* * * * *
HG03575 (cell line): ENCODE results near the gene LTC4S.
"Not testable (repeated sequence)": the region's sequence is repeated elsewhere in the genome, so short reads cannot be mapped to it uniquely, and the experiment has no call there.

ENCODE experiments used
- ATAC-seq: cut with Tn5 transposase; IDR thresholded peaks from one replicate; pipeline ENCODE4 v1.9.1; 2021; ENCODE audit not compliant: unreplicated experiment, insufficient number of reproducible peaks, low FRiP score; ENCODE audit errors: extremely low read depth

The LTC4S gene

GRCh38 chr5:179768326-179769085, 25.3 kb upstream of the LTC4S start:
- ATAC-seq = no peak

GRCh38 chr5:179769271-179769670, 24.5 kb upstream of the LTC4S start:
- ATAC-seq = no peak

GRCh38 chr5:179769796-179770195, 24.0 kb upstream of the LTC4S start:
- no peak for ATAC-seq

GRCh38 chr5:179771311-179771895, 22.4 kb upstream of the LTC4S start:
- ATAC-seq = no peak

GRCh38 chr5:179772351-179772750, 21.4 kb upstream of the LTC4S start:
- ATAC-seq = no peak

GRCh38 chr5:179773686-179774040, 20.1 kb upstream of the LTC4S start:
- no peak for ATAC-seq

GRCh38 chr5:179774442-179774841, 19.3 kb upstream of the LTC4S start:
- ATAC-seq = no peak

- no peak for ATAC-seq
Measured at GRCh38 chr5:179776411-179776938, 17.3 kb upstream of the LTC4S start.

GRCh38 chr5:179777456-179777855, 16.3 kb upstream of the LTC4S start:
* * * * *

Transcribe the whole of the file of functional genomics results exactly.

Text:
HG03575 (cell line): ENCODE results near the gene LTC4S.
"Not testable (repeated sequence)": the region's sequence is repeated elsewhere in the genome, so short reads cannot be mapped to it uniquely, and the experiment has no call there.

ENCODE experiments used
- ATAC-seq: cut with Tn5 transposase; IDR thresholded peaks from one replicate; pipeline ENCODE4 v1.9.1; 2021; ENCODE audit not compliant: unreplicated experiment, insufficient number of reproducible peaks, low FRiP score; ENCODE audit errors: extremely low read depth

The LTC4S gene

GRCh38 chr5:179768326-179769085, 25.3 kb upstream of the LTC4S start:
- ATAC-seq = no peak

GRCh38 chr5:179769271-179769670, 24.5 kb upstream of the LTC4S start:
- ATAC-seq = no peak

GRCh38 chr5:179769796-179770195, 24.0 kb upstream of the LTC4S start:
- no peak for ATAC-seq

GRCh38 chr5:179771311-179771895, 22.4 kb upstream of the LTC4S start:
- ATAC-seq = no peak

GRCh38 chr5:179772351-179772750, 21.4 kb upstream of the LTC4S start:
- ATAC-seq = no peak

GRCh38 chr5:179773686-179774040, 20.1 kb upstream of the LTC4S start:
- no peak for ATAC-seq

GRCh38 chr5:179774442-179774841, 19.3 kb upstream of the LTC4S start:
- ATAC-seq = no peak

- no peak for ATAC-seq
Measured at GRCh38 chr5:179776411-179776938, 17.3 kb upstream of the LTC4S start.

GRCh38 chr5:179777456-179777855, 16.3 kb upstream of the LTC4S start: